Adam Creen is Head of Maths at Salesian School Chertsey. It’s an 11-18 comprehensive secondary school with 250 students into every new Year 7 cohort and 400 students in the VIth form.

‘I’ve been teaching for 24 years’, Adam says, ‘ and have been lucky enough to be Head of Department here for 16 years.’

‘When I began my career back in 1992 I came straight into maths teaching from doing a maths degree. Sadly there were no Maths Scholars scholarships back then but I did manage to access a small bursary at the time. I spent 8 years working my way up to Head of Department level and I am very happy to be doing this job. I don’t have ambition to take on another role, as being a classroom teacher is what I enjoy the most. My main aim at Salesian is to recruit as many good maths and science teachers as we can. We are, after all, a Teaching School and welcome trainees on placement from other schools in the local area.’

Adam Creen

‘For me it’s such an exciting time to come into a profession such as teaching. For a start we have a brand new GCSE and 2017 will see the first cohort go through this exam. We are excited to see how that goes. It feels like both GCSE and A level are asking more from students and in some cases the teaching staff as well! If you are looking for a challenge there are plenty here.’

For new Maths GCSE assistance from AQA click here. Other Maths support from Edexcel is here.

‘In the last year or so all the maths department have had great fun revising parts of mathematical knowledge that they haven’t touched for years. Topics such as Venn diagrams, estimating the gradient of a curve, and kinematic equations have been omitted from past specification so we needed to reacquaint ourselves. We really do hope our students have found it more challenging and a great preparation for other subjects as well as A-level.’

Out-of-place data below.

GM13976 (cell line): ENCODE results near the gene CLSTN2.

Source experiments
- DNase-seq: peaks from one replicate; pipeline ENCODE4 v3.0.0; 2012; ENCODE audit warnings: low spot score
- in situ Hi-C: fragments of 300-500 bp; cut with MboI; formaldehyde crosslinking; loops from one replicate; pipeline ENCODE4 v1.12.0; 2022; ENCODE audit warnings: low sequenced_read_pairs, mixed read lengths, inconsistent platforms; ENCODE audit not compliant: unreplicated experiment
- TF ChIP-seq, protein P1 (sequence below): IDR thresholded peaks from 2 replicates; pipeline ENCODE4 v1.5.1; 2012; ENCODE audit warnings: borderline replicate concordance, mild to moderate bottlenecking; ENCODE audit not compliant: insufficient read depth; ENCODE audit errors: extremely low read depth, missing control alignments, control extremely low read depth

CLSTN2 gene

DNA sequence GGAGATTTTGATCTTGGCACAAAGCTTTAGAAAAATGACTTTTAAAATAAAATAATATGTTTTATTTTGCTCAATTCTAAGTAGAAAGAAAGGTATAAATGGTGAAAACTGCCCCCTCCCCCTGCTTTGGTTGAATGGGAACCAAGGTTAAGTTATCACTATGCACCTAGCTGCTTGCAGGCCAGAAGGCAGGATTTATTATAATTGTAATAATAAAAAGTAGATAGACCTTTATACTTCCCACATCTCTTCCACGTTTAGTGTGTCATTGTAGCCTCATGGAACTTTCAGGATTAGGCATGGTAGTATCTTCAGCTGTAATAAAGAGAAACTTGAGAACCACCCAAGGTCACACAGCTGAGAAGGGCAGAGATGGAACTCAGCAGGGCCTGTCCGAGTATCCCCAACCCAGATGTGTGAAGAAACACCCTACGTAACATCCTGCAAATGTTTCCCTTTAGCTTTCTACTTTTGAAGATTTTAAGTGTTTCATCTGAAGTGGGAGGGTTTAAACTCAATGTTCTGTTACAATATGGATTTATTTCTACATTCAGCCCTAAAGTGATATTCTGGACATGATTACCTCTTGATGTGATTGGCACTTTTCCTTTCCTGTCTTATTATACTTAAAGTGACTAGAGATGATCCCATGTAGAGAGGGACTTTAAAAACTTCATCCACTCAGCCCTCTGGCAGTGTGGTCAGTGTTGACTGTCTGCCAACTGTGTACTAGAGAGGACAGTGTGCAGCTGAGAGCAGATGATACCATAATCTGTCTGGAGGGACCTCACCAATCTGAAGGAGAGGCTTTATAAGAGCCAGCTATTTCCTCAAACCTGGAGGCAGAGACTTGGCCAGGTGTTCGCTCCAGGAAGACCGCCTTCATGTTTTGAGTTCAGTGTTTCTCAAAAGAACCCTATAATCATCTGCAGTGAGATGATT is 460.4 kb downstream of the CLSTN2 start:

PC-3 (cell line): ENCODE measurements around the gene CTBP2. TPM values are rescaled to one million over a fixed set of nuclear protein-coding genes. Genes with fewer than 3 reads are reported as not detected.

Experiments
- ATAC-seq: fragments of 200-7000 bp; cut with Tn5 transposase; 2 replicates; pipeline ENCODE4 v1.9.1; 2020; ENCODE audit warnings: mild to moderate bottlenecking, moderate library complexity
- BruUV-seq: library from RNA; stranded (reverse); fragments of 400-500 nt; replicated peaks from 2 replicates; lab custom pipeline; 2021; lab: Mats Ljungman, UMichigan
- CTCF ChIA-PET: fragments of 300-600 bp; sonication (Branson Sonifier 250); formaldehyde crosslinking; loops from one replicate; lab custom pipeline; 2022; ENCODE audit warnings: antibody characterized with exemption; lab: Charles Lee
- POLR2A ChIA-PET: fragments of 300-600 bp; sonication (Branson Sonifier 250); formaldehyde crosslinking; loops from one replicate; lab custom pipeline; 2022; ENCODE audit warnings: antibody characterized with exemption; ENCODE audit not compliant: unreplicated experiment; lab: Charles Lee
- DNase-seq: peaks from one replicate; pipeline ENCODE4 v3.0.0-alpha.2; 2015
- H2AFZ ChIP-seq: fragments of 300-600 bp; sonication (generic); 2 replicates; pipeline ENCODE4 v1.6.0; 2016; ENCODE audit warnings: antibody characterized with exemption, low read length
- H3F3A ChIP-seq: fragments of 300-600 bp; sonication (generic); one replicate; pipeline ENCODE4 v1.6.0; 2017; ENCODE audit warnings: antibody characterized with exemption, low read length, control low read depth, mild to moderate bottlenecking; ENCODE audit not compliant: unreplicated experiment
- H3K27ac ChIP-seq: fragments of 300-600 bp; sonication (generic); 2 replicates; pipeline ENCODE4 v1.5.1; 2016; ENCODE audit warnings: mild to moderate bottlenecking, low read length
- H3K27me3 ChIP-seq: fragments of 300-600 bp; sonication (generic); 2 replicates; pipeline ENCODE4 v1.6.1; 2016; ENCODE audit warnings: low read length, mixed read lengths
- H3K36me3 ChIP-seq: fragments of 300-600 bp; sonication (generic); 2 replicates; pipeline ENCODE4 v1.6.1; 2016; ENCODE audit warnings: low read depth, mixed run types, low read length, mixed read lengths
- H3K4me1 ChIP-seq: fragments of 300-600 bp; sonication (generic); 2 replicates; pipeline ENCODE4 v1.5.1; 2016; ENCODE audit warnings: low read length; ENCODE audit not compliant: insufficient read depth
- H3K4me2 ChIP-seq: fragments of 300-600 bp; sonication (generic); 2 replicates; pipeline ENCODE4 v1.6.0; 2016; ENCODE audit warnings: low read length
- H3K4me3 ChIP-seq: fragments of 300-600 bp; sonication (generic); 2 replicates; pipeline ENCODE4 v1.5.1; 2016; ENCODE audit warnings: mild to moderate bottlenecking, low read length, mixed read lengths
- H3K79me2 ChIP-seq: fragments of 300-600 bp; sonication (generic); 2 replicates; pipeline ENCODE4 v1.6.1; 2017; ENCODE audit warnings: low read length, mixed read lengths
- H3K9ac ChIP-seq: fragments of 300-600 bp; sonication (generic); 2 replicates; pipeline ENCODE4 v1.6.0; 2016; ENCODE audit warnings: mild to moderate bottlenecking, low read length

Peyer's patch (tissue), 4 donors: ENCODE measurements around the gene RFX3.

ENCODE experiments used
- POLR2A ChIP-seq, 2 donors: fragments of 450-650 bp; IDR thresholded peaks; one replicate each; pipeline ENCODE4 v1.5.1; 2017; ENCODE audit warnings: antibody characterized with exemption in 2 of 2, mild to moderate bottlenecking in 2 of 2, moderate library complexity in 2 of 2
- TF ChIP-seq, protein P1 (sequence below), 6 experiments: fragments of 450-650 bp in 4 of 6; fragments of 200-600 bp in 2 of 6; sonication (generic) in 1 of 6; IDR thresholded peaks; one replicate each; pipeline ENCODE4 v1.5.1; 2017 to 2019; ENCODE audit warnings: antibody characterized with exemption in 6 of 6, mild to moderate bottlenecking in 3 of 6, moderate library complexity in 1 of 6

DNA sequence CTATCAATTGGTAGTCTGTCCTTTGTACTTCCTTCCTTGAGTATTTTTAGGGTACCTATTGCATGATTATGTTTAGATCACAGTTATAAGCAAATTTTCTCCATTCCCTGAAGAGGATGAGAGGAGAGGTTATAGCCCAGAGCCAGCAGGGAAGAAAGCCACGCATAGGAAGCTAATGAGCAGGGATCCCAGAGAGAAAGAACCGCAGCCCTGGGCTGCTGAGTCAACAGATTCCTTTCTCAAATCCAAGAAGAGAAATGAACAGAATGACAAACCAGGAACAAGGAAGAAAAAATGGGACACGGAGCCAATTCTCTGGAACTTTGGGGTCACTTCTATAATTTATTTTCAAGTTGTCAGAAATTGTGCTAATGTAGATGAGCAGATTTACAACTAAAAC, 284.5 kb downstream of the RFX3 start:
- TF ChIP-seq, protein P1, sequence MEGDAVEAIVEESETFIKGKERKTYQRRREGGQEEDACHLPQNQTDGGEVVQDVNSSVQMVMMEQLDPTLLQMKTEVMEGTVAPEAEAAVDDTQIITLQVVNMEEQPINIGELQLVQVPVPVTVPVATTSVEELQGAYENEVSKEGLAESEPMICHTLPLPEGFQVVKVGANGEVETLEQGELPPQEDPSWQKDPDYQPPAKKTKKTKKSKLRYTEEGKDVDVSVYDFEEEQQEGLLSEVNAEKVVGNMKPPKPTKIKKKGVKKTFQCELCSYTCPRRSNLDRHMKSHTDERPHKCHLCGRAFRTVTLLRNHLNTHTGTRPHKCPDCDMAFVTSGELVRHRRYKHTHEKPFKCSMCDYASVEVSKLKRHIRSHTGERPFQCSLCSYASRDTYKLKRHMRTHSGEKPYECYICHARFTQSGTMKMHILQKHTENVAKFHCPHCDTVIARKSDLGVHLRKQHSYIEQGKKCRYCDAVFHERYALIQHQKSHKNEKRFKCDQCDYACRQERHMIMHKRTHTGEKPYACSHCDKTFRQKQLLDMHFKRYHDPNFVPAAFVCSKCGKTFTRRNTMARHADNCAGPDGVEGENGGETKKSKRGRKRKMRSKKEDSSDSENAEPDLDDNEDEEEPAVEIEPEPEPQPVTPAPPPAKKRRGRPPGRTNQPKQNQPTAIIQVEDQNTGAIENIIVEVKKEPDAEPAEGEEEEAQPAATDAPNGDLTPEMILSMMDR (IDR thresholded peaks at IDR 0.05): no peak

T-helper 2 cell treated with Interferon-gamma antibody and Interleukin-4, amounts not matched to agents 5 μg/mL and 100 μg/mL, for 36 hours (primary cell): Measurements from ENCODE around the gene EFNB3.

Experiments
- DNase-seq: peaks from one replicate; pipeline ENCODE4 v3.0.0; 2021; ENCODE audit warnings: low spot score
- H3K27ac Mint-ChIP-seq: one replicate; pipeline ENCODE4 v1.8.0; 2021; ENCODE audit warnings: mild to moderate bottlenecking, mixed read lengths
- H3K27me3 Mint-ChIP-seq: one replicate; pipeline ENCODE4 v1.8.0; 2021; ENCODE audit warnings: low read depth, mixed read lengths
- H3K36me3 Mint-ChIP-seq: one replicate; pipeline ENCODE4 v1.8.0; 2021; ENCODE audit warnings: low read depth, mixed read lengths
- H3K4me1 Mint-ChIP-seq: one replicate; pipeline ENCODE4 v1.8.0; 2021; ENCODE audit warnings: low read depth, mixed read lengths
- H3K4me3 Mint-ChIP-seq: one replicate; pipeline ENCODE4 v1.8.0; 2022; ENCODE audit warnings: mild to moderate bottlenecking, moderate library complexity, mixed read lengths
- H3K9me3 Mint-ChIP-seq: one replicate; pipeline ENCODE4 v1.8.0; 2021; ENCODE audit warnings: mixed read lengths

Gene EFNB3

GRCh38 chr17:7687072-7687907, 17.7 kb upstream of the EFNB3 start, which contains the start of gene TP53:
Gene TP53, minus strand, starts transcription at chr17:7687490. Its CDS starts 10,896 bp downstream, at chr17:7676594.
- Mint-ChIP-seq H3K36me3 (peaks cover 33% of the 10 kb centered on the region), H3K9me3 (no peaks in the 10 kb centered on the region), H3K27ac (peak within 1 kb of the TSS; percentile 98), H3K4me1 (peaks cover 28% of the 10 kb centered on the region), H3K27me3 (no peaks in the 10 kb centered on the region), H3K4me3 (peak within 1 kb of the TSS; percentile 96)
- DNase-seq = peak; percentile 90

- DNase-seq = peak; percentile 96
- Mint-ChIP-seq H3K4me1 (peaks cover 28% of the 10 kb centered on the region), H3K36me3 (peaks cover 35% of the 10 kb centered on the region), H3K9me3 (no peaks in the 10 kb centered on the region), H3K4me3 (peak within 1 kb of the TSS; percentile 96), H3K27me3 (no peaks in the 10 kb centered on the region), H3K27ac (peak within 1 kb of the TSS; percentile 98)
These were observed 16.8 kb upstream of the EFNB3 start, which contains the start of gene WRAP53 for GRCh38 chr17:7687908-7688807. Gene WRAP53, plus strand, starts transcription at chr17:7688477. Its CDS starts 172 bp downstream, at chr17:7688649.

‘The Maths A-level has also changed, having remained much the same for 16 years.

We have taken delivery of the new specifications in school but are still finding our way towards delivery. It will definitely be quite different. For a start this new A-level is no longer modular and everything will be examined at the end of two years.’

‘There are some real benefits for recent maths graduates to join the teaching profession right now, because they will be able to share their expertise from their degree course. The reason for this is that some topics that will be in Statistics and Pure Maths have not been A-level topics before. It will be great to share this with all members of maths departments and it will be a great boost for both an NQT and established staff.’

‘Further Maths is also going to be very different because there will be 50% compulsory Further Pure content and also there is a significant change to the range of options in mechanics, statistics, group theory and discrete maths. It will be interesting to see which options students will choose from 8 possibilities. Will they want to follow what teachers think would be most useful for university study? It remains to be seen.’